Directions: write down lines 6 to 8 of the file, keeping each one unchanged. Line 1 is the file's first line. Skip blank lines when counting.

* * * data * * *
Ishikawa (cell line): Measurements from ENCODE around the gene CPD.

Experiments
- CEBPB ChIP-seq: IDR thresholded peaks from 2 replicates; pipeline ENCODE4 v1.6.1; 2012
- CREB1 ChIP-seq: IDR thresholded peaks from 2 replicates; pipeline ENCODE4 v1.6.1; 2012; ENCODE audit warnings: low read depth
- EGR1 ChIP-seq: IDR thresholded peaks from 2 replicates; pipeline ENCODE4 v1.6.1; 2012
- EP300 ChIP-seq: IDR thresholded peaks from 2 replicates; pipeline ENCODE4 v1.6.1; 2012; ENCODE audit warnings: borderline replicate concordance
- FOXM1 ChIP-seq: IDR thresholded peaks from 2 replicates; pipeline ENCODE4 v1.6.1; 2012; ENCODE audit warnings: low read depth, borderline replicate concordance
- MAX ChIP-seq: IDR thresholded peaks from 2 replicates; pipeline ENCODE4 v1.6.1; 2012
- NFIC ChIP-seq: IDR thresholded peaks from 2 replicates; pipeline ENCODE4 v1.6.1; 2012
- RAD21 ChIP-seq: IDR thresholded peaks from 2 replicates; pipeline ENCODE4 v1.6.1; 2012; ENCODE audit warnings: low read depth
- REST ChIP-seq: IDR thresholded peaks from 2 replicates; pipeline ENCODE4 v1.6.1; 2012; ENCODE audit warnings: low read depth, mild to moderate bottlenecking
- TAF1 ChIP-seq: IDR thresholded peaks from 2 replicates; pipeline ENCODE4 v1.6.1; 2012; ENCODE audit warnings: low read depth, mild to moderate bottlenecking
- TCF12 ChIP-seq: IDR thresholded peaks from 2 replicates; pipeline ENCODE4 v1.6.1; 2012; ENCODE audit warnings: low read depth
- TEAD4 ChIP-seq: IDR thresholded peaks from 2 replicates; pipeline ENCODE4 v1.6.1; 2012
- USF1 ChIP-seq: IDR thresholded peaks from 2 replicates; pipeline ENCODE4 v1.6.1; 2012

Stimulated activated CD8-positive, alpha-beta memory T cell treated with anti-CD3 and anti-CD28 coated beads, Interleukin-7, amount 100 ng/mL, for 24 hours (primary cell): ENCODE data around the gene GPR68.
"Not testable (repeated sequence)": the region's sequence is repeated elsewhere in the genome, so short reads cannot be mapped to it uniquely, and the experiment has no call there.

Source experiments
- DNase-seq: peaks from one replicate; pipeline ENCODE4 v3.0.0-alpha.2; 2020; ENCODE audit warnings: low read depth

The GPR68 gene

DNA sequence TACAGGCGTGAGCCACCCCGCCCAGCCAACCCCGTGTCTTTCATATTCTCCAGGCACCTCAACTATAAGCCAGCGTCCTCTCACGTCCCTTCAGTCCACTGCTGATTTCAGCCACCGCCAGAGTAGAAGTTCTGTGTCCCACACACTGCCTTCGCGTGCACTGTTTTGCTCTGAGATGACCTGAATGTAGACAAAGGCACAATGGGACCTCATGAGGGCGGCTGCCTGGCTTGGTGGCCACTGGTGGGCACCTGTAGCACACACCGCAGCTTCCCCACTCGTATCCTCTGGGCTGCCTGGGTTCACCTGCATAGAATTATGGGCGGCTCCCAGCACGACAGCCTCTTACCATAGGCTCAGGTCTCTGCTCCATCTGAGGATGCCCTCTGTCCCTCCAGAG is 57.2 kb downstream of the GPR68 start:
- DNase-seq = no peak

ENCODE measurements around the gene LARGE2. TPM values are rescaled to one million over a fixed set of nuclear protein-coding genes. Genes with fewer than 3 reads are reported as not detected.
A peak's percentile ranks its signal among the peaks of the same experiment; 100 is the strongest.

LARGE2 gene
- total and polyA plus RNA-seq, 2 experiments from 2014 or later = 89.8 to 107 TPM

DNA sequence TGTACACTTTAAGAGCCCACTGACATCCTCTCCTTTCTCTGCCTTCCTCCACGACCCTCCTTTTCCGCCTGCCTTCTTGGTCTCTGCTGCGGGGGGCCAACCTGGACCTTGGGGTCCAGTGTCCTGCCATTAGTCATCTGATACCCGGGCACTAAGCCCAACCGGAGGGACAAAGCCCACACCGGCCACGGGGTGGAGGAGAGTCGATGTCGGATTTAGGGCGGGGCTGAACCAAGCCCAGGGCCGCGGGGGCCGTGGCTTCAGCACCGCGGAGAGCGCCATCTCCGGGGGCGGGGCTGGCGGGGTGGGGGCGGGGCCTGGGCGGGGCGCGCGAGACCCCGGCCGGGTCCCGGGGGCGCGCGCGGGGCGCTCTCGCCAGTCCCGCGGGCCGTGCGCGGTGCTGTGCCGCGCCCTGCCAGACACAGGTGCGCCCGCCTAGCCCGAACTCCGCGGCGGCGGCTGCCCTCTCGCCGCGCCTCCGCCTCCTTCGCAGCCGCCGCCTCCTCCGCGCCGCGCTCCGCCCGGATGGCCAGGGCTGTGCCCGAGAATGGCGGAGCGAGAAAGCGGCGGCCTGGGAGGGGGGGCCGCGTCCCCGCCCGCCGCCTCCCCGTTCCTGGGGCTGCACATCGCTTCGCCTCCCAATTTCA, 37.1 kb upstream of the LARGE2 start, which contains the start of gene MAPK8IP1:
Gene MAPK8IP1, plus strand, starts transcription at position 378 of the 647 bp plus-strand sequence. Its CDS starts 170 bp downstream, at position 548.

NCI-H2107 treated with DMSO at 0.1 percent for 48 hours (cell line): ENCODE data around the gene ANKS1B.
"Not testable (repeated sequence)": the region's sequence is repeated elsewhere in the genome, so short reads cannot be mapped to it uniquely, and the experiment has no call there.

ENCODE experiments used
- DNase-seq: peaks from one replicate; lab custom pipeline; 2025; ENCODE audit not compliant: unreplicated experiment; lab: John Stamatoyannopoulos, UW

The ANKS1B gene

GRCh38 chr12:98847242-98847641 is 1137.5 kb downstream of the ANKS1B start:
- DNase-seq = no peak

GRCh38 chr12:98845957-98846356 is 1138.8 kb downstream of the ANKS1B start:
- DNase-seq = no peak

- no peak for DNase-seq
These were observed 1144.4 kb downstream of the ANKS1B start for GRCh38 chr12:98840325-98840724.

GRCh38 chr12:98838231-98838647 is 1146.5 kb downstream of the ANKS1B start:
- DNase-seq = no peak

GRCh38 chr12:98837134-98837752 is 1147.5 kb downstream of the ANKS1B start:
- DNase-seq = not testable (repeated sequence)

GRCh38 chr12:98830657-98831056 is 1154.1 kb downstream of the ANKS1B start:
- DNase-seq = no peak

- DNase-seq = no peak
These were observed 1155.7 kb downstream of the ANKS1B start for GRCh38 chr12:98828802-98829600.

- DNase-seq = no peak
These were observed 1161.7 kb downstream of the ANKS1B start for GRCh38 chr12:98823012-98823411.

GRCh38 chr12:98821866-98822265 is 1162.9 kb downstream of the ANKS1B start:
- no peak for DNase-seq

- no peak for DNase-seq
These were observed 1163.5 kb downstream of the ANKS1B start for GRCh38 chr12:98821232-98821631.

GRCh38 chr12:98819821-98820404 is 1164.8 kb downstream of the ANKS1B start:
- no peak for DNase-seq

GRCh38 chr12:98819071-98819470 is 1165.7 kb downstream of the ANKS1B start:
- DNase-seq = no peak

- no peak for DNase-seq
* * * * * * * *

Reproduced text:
- EP300 ChIP-seq: IDR thresholded peaks from 2 replicates; pipeline ENCODE4 v1.6.1; 2012; ENCODE audit warnings: borderline replicate concordance
- FOXM1 ChIP-seq: IDR thresholded peaks from 2 replicates; pipeline ENCODE4 v1.6.1; 2012; ENCODE audit warnings: low read depth, borderline replicate concordance
- MAX ChIP-seq: IDR thresholded peaks from 2 replicates; pipeline ENCODE4 v1.6.1; 2012